A lot or a little?
The parents' guide to what's in this movie.
What parents need to know
Parents need to know that Rosemary's Baby is a classic horror film that addresses occult themes throughout and isn't appropriate for children. Parents should be aware that this film deals frankly with pregnancy and adult sexuality. Characters practice satanic rituals, make bargains with the devil, drink alcohol, and have sex.
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What's the story?
Pregnancy is difficult – especially if yours is the focal point of an occult ritual. ROSEMARY'S BABY follows the trials of Rosemary Woodhouse (Mia Farrow), a young wife whose desire to start a family goes horribly wrong. Her husband Guy (John Cassavetes) joins an occult group, using his wife's uterus as a bargaining chip in a deal to advance his acting career. Guy and Rosemary move into a new apartment building inhabited primarily with elderly people. Shortly afterward, strange things begin happening. A young woman who had been living with the Woodhouse's neighbors leaps to her death. Rosemary hears chanting late at night. As Guy makes a name for himself on stage and screen, Rosemary's pregnancy drains her physically, leaving her frail and in excruciating pain. Despite the reassurances of her doctor, Rosemary grows uneasy about her pregnancy and is suspicious of her husband and neighbors' activities.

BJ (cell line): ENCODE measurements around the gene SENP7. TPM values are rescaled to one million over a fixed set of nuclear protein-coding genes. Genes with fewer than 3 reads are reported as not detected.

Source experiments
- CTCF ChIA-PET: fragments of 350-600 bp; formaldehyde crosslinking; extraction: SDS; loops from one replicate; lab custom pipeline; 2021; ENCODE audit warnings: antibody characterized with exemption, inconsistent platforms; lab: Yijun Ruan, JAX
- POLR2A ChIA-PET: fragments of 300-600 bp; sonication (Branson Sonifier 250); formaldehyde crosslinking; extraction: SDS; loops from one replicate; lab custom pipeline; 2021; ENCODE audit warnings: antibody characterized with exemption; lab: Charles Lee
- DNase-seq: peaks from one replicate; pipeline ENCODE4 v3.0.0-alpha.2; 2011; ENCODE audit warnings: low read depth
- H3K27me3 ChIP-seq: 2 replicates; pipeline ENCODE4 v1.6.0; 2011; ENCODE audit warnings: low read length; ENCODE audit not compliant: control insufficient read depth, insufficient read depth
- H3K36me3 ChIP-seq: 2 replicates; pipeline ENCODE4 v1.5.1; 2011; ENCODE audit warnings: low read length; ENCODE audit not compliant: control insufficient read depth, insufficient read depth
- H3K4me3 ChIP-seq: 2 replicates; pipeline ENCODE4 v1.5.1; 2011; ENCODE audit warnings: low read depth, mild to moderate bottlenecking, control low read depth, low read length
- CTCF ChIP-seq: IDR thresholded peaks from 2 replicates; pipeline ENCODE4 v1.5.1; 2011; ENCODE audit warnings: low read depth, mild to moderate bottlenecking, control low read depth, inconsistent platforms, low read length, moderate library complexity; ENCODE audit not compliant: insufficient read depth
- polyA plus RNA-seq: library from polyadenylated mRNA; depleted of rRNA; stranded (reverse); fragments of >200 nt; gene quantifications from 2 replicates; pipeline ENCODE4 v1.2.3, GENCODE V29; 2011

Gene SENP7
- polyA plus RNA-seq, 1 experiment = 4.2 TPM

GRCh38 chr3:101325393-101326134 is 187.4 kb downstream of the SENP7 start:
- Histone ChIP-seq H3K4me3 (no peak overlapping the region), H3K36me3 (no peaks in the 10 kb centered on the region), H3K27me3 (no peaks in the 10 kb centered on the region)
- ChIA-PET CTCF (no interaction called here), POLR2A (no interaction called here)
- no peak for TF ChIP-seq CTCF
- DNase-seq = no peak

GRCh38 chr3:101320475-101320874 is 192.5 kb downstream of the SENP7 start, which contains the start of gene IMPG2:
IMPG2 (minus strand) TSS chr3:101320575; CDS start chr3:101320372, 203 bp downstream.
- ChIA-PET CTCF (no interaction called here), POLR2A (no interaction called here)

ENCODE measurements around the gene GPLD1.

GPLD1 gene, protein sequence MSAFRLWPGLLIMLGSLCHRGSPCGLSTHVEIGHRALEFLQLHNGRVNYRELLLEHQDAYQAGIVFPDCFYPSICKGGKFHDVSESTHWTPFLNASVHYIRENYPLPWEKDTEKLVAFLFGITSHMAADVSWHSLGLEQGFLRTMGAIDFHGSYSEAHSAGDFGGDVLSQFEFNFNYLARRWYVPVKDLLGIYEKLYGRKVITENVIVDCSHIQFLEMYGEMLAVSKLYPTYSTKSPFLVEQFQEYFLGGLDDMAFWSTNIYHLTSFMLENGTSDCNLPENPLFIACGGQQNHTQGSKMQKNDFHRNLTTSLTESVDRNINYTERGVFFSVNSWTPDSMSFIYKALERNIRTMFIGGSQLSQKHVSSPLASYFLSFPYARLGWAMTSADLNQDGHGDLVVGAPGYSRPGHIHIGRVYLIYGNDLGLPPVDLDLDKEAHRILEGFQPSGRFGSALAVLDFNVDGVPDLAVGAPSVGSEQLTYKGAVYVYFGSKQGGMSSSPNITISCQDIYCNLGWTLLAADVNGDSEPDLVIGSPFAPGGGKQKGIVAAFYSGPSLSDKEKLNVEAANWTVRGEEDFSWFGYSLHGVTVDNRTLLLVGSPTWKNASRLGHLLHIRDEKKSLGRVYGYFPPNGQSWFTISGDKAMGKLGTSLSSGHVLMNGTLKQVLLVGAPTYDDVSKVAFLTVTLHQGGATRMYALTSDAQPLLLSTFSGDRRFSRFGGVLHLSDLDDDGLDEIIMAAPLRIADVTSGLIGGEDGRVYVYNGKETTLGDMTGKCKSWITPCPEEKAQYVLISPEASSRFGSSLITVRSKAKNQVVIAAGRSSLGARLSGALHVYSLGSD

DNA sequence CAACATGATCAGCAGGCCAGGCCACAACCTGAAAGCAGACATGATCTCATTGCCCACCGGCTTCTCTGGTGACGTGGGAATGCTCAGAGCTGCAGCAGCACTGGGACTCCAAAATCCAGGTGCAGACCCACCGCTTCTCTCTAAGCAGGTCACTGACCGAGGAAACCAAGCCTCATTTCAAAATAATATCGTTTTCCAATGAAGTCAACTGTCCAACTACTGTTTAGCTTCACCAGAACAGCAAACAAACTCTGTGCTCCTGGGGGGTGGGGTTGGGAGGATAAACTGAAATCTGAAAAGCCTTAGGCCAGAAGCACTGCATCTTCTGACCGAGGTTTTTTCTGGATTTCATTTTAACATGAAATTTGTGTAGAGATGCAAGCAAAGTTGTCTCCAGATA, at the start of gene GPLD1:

Is it any good?
Roman Polanski's artful film renders an eerie and frightening world. Mia Farrow is perfect as the increasingly frantic Rosemary. Although scenes of gore and violence are somewhat limited, occult themes are pervasive and may be unsettling even to adults. Based on the novel by Ira Levin, Rosemary's Baby is a film strongly tied to the era that produced it, addressing a number of social issues central to the women's movement of the '60s and '70s, particularly those concerning mental health and pregnancy.
Talk to your kids about ...
Families can talk about the issues of greed and ambition raised by Guy's character in Rosemary's Baby.
They could also talk about gender issues centering on marriage and pregnancy, including abusive relationships. What does the film suggest about women's position in marriage? How do these suggestions relate to the time period in which the film was produced?
Who are the monsters in this movie, and what, aside from their affiliation with the occult makes them monstrous?
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